Another way we could assist, in the future, would be to send a flotilla of CSC frigates loaded to the gunwales with Tomahawks and Air Defence Missiles and park them where they could put an umbrella over the Baltic States, Kaliningrad and St Petersburg.

Canadians will support infantry casualties (maybe) when the Second Battle of the Plains of Abraham is fought.

If you want Canadian casualties in large batches then by all means park a flotilla of CSC in the Baltic as part of a shooting war.

A conventional war does not have to be in Latvia against the Russians. It can be in any number of 2nd/3rd world countries.

While I respect the use of batteries of towed artillery in the AT role, it really shouldn't be your primary plan. If what you are saying is that we should arm them, fine (we are working mostly with the Latvians as opposed to Estonians but the principle is there), but they are also quite small. They are also quite NATO. As are we. That is why we are in Latvia with the EFP.

We should remember that Force 2025 is right around the corner. It is not "blue sky" future stuff from Popular Mechanics and Crisis in Zefra. It needs to be fairly practical and grounded.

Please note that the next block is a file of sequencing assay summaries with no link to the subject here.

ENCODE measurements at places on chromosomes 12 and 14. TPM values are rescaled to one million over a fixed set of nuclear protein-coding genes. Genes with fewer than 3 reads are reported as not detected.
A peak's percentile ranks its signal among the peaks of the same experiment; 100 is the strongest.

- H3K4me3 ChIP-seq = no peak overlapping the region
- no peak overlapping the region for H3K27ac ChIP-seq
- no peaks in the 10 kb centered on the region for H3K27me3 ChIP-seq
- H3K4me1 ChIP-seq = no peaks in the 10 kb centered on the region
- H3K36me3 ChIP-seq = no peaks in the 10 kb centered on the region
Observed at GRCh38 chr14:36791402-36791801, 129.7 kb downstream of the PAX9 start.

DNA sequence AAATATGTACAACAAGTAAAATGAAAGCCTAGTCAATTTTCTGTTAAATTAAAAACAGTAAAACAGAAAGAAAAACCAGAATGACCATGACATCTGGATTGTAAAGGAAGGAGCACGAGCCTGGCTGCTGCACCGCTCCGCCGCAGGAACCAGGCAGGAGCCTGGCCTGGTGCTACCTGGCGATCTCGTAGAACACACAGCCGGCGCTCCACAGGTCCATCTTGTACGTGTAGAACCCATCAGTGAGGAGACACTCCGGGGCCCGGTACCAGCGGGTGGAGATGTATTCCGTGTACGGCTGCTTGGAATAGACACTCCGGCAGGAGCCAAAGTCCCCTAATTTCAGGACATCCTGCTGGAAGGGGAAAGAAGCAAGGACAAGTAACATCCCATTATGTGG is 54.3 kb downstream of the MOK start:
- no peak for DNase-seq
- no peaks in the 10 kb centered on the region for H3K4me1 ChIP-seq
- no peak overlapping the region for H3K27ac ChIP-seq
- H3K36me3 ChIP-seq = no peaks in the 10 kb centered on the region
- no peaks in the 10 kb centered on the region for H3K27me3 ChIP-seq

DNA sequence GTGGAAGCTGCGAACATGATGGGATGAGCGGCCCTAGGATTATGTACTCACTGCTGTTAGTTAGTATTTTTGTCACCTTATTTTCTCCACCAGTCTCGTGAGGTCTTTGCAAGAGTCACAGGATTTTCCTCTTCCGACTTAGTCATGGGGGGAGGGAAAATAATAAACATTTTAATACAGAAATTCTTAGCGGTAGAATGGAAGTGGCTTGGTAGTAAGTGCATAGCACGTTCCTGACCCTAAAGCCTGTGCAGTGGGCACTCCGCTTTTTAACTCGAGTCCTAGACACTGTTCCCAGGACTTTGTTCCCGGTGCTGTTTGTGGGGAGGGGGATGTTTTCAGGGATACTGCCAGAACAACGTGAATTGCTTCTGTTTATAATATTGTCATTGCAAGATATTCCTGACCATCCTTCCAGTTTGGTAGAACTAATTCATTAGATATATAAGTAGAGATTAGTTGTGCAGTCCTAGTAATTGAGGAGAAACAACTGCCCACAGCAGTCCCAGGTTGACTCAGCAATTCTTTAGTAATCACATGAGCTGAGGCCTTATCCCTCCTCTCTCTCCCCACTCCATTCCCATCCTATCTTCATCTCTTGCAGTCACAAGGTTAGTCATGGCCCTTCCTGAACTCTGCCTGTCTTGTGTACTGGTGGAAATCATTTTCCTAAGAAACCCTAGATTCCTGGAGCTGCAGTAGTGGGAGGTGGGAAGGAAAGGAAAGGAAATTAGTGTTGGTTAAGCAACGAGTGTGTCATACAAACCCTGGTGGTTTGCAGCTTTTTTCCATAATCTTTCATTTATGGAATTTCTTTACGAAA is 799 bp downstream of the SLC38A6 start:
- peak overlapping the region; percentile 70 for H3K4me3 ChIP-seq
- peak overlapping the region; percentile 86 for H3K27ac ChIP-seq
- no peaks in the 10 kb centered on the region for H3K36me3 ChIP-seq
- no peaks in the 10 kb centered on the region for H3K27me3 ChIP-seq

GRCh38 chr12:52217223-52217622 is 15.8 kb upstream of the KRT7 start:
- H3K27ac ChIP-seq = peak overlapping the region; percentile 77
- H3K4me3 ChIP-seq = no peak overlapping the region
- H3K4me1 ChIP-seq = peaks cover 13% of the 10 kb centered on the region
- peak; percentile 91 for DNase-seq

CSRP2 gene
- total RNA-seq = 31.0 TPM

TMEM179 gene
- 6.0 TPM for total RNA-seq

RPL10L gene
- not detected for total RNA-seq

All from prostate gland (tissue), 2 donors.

Kirkhill

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Good enuff. Thanks for the correction on Latvia.

Questions for you:

What portion of our fleet of 600 LAVs, 80 tanks and 37 howitzers should be allocated to repel invaders from the Baltics. When should they be deployed? How should they be deployed? What roles would they perform? How would they contribute to victory?

Three hours drive from the eastern borders to the sea.

And, wrt casualties in the flotilla, yet another reason for automating the vessels as much as possible. Better a Billion lost than a couple of hundred sailors.
 

Kirkhill

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Further to my last and the "Baltic Flotilla"

The Area of Influence of 3x CSC each with a 32 cell Mk41 VLS armed with Tomahawks and parked in the lee of the Shetlands.

Canadian Flotilla.jpg

Potential of up to 96 Tomahawks while operating under NATO air cover and their own point defence of 72 ready to fire CAMMs and 6x 30mm